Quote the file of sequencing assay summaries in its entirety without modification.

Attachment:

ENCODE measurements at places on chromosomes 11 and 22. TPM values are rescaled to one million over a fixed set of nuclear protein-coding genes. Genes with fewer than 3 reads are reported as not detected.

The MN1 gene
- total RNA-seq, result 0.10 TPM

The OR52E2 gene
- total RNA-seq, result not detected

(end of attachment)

ENCODE measurements at places on chromosomes 11 and 22. TPM values are rescaled to one million over a fixed set of nuclear protein-coding genes. Genes with fewer than 3 reads are reported as not detected.

The MN1 gene
- total RNA-seq, result 0.10 TPM

The OR52E2 gene
- total RNA-seq, result not detected